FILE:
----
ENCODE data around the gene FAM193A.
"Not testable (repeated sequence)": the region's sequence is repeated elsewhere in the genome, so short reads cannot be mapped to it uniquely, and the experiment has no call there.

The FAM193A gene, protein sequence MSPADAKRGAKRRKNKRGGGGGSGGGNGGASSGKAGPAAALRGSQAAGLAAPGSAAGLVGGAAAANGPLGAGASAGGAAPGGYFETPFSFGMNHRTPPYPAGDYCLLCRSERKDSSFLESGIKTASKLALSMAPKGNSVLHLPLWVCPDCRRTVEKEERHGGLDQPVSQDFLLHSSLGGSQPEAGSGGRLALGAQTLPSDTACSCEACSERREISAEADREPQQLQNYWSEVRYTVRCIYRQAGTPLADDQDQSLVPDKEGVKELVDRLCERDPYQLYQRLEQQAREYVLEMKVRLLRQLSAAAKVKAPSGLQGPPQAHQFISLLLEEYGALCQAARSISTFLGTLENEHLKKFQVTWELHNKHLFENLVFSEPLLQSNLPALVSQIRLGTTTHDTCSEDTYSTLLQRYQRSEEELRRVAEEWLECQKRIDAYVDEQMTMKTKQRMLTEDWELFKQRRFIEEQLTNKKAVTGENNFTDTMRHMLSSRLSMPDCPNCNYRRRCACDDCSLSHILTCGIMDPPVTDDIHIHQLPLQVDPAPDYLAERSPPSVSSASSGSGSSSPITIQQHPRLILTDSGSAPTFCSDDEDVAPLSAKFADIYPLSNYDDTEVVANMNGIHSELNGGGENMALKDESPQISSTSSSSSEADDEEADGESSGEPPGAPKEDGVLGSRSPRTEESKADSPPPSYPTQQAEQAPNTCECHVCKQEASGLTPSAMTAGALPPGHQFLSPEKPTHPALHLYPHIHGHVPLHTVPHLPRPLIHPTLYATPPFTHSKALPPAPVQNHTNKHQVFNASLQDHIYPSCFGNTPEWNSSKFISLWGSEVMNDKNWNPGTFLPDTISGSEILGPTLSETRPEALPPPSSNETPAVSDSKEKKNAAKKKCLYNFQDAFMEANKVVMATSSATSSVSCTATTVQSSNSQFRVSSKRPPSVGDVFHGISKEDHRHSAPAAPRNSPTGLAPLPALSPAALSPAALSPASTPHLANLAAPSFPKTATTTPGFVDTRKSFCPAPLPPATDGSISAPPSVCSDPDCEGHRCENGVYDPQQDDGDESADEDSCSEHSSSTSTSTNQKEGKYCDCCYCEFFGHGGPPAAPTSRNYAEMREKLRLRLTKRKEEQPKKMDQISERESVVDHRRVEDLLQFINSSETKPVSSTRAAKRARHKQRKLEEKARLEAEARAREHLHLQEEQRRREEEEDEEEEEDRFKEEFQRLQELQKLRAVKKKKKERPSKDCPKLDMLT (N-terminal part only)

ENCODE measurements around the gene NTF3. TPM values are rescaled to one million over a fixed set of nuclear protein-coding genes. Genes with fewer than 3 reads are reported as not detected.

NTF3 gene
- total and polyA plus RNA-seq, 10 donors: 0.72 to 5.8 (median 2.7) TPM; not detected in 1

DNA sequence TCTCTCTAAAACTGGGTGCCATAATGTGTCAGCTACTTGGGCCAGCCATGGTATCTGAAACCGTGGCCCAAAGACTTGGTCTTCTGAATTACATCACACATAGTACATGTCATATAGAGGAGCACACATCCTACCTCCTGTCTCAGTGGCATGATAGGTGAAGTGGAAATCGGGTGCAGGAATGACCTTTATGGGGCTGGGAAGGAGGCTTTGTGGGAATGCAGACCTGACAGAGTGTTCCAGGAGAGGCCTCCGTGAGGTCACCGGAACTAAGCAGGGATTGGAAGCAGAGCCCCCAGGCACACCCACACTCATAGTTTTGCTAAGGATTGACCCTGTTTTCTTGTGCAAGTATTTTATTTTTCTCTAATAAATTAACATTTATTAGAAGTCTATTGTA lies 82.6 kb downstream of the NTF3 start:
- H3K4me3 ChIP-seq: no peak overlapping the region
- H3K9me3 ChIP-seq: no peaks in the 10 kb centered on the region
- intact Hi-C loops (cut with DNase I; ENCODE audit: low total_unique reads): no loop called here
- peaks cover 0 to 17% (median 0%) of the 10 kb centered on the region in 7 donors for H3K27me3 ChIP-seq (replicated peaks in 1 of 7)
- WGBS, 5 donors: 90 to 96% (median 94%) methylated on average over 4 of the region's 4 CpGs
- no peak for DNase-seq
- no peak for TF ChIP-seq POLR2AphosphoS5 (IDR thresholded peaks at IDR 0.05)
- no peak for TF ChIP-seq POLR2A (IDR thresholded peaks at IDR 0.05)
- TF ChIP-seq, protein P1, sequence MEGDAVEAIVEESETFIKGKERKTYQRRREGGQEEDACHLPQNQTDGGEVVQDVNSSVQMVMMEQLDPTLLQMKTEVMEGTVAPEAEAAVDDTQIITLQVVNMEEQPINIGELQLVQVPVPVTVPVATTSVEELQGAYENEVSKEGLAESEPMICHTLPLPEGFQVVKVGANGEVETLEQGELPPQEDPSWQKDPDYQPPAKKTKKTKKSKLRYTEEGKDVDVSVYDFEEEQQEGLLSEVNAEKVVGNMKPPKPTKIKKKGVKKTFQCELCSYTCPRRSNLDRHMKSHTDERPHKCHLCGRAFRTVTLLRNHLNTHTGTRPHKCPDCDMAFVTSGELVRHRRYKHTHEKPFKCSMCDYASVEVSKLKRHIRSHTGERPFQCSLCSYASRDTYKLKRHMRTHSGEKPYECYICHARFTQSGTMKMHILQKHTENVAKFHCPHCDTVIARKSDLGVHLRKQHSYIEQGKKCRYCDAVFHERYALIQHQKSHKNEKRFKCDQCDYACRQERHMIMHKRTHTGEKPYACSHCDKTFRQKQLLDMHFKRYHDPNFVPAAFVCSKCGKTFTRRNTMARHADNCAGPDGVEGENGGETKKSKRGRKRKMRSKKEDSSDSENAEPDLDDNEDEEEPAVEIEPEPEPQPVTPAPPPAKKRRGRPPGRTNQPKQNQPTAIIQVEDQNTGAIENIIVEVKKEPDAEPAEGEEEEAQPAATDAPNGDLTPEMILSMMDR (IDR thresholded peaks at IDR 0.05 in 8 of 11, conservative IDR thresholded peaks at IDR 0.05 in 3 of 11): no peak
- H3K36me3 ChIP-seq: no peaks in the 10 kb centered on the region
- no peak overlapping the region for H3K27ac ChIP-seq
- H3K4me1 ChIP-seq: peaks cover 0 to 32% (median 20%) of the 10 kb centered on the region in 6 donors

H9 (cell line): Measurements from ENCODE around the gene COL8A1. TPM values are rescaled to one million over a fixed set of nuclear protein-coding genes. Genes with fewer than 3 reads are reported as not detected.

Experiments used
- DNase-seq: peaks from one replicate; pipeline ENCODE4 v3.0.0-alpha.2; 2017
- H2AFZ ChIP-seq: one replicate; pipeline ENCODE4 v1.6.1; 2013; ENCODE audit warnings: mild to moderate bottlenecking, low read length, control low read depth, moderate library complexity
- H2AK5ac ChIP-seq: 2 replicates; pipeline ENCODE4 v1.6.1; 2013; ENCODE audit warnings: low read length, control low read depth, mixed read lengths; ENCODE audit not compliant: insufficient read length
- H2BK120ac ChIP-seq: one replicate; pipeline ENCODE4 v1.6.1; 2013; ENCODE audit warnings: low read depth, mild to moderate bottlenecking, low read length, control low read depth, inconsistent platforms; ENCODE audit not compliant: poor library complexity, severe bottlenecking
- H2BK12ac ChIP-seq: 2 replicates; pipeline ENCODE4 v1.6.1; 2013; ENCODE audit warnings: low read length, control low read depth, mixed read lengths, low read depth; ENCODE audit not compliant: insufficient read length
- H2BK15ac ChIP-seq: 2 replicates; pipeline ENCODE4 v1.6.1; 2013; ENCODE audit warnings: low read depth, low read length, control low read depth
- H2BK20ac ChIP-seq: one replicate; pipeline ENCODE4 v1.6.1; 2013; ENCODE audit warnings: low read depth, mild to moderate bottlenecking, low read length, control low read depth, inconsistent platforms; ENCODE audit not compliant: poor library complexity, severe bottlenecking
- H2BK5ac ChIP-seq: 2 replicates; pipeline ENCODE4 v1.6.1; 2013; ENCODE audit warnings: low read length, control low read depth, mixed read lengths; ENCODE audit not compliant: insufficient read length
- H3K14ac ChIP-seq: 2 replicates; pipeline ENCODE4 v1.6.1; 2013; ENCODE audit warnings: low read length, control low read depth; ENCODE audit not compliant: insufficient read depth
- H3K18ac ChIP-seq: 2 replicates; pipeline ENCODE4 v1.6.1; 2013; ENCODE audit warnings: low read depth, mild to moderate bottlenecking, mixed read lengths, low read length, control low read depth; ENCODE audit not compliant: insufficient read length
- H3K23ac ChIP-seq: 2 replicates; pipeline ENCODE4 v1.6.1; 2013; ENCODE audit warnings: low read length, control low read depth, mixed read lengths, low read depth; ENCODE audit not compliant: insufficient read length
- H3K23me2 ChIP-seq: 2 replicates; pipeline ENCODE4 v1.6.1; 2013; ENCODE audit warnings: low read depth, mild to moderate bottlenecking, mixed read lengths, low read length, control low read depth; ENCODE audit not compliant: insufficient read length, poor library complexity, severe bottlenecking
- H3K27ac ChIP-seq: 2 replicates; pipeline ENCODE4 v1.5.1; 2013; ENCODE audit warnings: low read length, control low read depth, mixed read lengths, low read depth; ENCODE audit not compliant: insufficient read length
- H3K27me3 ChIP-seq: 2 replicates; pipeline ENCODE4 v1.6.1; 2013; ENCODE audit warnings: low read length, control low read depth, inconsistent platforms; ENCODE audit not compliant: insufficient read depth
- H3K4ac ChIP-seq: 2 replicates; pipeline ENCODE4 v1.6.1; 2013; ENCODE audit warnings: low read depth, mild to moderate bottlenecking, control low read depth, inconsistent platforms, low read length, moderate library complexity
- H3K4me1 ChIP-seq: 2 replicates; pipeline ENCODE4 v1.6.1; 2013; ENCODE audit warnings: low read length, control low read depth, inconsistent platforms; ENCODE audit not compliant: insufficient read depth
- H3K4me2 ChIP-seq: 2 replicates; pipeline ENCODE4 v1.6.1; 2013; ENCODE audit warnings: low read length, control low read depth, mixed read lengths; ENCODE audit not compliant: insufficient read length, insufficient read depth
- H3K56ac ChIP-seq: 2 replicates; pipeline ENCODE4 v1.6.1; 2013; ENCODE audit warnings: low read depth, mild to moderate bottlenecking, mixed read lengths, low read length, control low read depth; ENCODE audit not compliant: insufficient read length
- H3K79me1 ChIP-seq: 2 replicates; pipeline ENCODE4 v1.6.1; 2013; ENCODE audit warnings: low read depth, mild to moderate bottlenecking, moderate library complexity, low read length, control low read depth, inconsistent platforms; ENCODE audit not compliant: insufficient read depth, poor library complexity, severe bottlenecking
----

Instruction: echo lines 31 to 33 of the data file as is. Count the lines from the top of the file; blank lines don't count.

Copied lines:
- H3K18ac ChIP-seq: 2 replicates; pipeline ENCODE4 v1.6.1; 2013; ENCODE audit warnings: low read depth, mild to moderate bottlenecking, mixed read lengths, low read length, control low read depth; ENCODE audit not compliant: insufficient read length
- H3K23ac ChIP-seq: 2 replicates; pipeline ENCODE4 v1.6.1; 2013; ENCODE audit warnings: low read length, control low read depth, mixed read lengths, low read depth; ENCODE audit not compliant: insufficient read length
- H3K23me2 ChIP-seq: 2 replicates; pipeline ENCODE4 v1.6.1; 2013; ENCODE audit warnings: low read depth, mild to moderate bottlenecking, mixed read lengths, low read length, control low read depth; ENCODE audit not compliant: insufficient read length, poor library complexity, severe bottlenecking